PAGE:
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No. of Recommendations: 10
As you may remember, I struggled through paying off a bunch of debt while dealing with life’s usual complexities and crises (divorce, wedding, college, people and animal illnesses, floods, derechos, even a couple of funerals). Once I’d paid it down by $108k and got rid of all my non-mortgage debt, I replaced it all via major home remodel. I live in an area where the remodel is not a completely sunk cost. Zillow says that the value of my house has increased more than $100k since I did the remodel.

Even so, I had a $354k mortgage (2013) that is now a $330k mortgage (2015). (Details: 3.5% interest 30 year fixed loan maturing in 2043 when I am 75 years old.)

It's been weighing on me. A lot. We are only 12 years away from DH's retirement date, and 19 years away from mine.

There wasn't much I could do to significantly accelerate payments until DH and I were living under one roof. We became permanently household-sharers on May 31, and I've posted here about struggling through the new regular budget scenarios. Paying off the mortgage on his house eliminated his last debt ($80k or so). The only thing left is the mortgage on my house.

The other big thing I wanted to accomplish was for him to finally max out his retirement savings. We have steadily increased it from 5% of his pay when we met to 11% at the beginning of the year. He is 55, though, and could not only be maxing out his contributions but also making catch-up contributions.

Last weekend we traveled, and had a 3-hour car ride for part of the trip. We do some of our best budgeting when we're trapped in the car -- there are no distractions, and we can really go through things in detail. We talked for a very long time about those two items and how to accomplish them, as well as how to wrap up a few more things from his life in Ohio.

We figured out that he has increased his cash flow (both with income increasing and expenses decreasing) enough that he is able to increase his contributions enough to max out his TSP this year. Continuing that level next year will allow almost $3,000 in catch-up contributions.

WOOHOO!! That makes me very happy.

We also talked for a long time about the mortgage payment. We didn’t have any spreadsheets in the car, so could only work with very rough numbers.

Now that I’m back to my computer, I did some spreadsheeting to figure out exactly what I’m looking at. And if I can put an extra $24,000 a year toward the mortgage, we can pay it off in 9 years (from now, not from when it started). I like the 9 year figure – it gives me a 3 year cushion AND something to try to beat.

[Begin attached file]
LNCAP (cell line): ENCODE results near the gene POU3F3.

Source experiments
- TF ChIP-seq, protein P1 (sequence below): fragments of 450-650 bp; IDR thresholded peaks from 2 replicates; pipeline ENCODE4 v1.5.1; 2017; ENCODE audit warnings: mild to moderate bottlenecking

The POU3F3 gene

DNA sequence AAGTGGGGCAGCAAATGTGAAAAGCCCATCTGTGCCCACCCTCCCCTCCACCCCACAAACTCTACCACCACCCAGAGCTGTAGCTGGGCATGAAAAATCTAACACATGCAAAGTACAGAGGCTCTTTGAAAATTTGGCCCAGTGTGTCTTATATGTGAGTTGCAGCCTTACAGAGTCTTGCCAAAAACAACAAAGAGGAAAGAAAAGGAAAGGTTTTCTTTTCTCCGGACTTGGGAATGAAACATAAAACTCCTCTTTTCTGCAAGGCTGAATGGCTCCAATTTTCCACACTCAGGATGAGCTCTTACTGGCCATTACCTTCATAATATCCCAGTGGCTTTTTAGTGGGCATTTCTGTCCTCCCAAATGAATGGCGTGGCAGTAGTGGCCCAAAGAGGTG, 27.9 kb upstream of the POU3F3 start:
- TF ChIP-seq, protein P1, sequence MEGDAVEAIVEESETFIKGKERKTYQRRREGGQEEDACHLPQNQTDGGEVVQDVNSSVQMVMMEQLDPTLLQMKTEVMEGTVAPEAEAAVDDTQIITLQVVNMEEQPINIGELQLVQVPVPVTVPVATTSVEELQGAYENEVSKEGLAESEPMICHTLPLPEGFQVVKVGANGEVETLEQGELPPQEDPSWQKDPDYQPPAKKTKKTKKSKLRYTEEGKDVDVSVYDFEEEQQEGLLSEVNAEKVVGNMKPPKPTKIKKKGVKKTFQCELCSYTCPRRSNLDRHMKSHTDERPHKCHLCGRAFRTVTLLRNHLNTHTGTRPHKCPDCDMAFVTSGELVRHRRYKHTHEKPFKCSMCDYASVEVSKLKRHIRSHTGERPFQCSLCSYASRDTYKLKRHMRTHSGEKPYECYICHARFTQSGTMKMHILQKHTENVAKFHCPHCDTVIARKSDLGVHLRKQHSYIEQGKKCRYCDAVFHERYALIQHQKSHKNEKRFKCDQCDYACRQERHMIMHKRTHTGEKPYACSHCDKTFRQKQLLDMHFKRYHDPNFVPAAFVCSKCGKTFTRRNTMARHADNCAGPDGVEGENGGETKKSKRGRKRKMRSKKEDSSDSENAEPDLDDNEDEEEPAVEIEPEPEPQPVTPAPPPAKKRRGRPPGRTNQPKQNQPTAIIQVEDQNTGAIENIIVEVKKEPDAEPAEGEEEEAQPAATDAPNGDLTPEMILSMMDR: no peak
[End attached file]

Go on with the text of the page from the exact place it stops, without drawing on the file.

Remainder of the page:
Better than that, it appears to be doable. I have at least $1,000 a month in extra income now that DH is paying half the household expenses, all of which can go to the mortgage. I also have regular dividends that have been building up as I waited to decide how to approach this particular debt, and money that had previously been going into general savings. I’ve built the E-fund back to 6+ months of expenses, so can ease off there if I want to.

AJ previously suggested putting cash aside and paying the mortgage in a lump sum. I think that’s generally a good idea. I also know myself well enough to know that I rarely work like that. Instead, I’ll toss money at it and my other goals in a somewhat random fashion depending on what has popped up to the top of my head, but always within the general plan of what needs to get done.

I do track my net worth and the value of the house (but prefer not to post those here). I know I’m unlikely to ever reach my goal of a few years ago of having $50million in net worth. But according to all the calculators I’ve worked through, we will have a comfortable retirement and be able to do fun things once we finish the college funding (two kids through college and in grad school, two to go; DD should graduate from college in ten years if she doesn’t take any breaks) and paying off the mortgage. Hence the constant niggling at the mortgage; college funding is already pretty well taken care of.

So. I’m very happy to see that we can do it in 9 years. Nine years from now I will be 56, so that will leave a nice long pre-retirement stretch when I will be debt-free and can really build net worth. It was a good car ride.

ThyPeace, likes having a plan again.
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